Finally, the Sympathetic Article No One Asked for About How Louis C.K. Can Make His Comeback


The Hollywood Reporter has tipped a tepid toe into the still-raging waters of the #MeToo moment and decided that right now would be a great time for a friendly, entirely sympathetic piece exploring the ways Louis C.K. can make his comeback. The piece comes five months after C.K. finally admitted, following years of rumors, that he masturbated in front of people who did not want him to. The comedians interviewed—most of them men, all of them very sorry for C.K., none of them the women he jerked off in front of—agree that his offenses should not merit a “life sentence,” or, indeed, even a year-long one.

Written by Stuart Miller, the piece declares a “consensus” (among the people interviewed by Stuart Miller) that C.K. can and should be allowed to make a comeback after his miserable five months of masturbation-based exile.

But no quote has ever been proven false more often than F. Scott Fitzgerald’s declaration that there are no second acts American lives, so the question is not really whether C.K. will eventually come back but when, where and how.
The consensus is that while his behavior was clearly wrong it was not at the level of a Harvey Weinstein, James Toback or Bill Cosby. Comics and club owners alike agree with Gilbert Gottfried’s opinion that “there are different levels of misbehavior” and the public understands the difference.

Miller adds that the comeback will likely involve C.K. performing in comedy clubs, a stellar insight when we’re discussing a comedian. And it finds time to quote two women: Judy Gold, who appeared on C.K.’s TV show, and who’s quoted as saying, in full: “He’s not going to come out and talk about climate change.” The other is Aida Rodriguez, a comedian whose act is described as “fierce on female empowerment” and who opines that C.K.’s revamped act could maybe save a few women from sexual assault.

Aida Rodriguez, whose comedy is fierce on female empowerment, recently ran into C.K. at a restaurant. “I could tell he was shocked I said hello,” she says. “But if we stay on a war footing with this, we’ll never find solutions.”
Rodriguez says C.K.’s audience was not only huge but was filled with young men. “He has the chance to atone and to educate,” she says. “If he uses the opportunity to address his shortcomings, maybe he can change a few minds among his fans and maybe he can save a couple of girls from unnecessary and unwanted incidents.”

There has never been a better time to ask a followup question than when someone tells you that Louis C.K.’s comedy can keep women from “unneccessary and unwanted incidents.”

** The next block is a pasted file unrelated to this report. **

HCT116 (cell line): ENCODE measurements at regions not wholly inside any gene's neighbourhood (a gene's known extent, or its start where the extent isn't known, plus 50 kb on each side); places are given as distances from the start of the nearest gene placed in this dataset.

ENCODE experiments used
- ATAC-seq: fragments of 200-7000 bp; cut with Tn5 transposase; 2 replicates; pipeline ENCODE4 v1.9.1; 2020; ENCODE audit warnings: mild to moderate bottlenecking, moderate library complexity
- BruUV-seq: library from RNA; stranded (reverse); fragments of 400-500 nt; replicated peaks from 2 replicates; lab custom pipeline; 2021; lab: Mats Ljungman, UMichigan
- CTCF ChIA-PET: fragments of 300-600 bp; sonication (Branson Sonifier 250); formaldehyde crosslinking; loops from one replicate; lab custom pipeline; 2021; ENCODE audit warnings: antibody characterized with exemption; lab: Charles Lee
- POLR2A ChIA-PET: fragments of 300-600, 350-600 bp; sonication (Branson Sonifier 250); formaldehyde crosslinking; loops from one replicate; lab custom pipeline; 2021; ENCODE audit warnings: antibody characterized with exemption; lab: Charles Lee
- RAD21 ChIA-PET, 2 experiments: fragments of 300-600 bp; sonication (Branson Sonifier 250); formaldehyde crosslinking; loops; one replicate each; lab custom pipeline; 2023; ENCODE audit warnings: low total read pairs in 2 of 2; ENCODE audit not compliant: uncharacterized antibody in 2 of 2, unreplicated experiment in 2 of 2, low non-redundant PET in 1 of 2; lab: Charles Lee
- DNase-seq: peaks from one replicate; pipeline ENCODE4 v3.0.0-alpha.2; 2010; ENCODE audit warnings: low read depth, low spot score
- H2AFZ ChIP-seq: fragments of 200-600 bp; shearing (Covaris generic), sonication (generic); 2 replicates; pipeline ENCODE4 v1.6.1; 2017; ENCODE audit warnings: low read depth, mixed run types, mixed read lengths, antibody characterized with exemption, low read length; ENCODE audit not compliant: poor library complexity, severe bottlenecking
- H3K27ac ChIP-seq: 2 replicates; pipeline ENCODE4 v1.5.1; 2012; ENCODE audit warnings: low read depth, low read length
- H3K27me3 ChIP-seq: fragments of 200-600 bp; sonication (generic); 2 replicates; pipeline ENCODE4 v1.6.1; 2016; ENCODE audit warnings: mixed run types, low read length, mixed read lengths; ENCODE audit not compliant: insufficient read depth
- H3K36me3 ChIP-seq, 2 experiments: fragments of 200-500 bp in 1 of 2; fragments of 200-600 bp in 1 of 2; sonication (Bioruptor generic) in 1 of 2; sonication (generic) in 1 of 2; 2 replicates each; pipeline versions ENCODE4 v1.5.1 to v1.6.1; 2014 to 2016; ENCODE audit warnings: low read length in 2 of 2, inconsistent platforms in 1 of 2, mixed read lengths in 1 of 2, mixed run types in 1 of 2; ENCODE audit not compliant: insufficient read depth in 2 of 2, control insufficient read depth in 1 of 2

THR’s coverage of the #MeToo moment has been frequently sympathetic towards the men exposed for sexual harassment and assault, including, somehow, Harvey Weinstein, who it described in a profile as “complex” and “opaque” and who it took pains to point out had a mean, “hovering” mom. A November piece that mentioned Weinstein, Kevin Spacey, and James Toback—all men with years of harassment and assault allegations against them—wondered if a “Hollywood witch hunt” was brewing. Its coverage of the Weinstein scandal managed to elide the women reporters who helped break it, Jodi Kantor and Megan Twohey of the New York Times, in favor of a breathless and glowing piece on Ronan Farrow. And a recent profile of disgraced CBS star Charlie Rose involved talking to his friends about how he’s been doing after eight women accused him of harassment, groping, and walking around nude in their presence. The profile managed to conclude that Rose is “brilliant” and “desperately lonely” and taking on the most challenging interview of his life or something:

These days, as Boies tells THR, Rose has taken on his ultimate assignment: “He’s one of the best interviewers in our lifetime, and he is now asking questions of himself.”
Though his journalistic accomplishments remain unassailable, Rose must carve out a path in uncharted territory when it comes to earning back his good name, say friends and even one accuser.

Speaking of Kevin Spacey and sympathetic-man stories more generally, it must, of course, be purely coincidental that the company that produces House of Cards, Spacey’s former show, and the company that owns The Hollywood Reporter are in fact the same company. The newly-formed Valence Media was created in February, when media investor Todd Boehly decided to reshape his properties into one corporate entity. Besides Media Rights Capital (the House of Cards producer) and THR, Boehly’s Valence Media also incorporates what used to be Dick Clark Productions, which is best-known for its “Rockin’ New Years Eve” broadcast. That broadcast was hosted this year by none other than Ryan Seacrest, who was first accused of sexual misconduct by his former stylist Suzie Hardy in November. (Hardy detailed the allegations in February.)

This latest C.K. piece runs the same day as another Stuart Miller piece, this one exploring how male comedians are behaving differently post-#MeToo. The partial answer, if you must know, is that they are increasingly concerned about “political correctness,” more “self-conscious in conversation” around women, and, yes, “loath to offer strong opinions anymore.” Both stories quote Gilbert Gottfried, who, in the C.K. piece, jokingly adds, “The thing that to me was shocking and hurtful when I heard about Louis C.K. was that he never once invited me to his hotel room to watch him masturbate.”

Which raises an interesting idea: perhaps these guys could just stay quietly at home for a few more months and jerk each other off. Comedy and society at large will probably survive.

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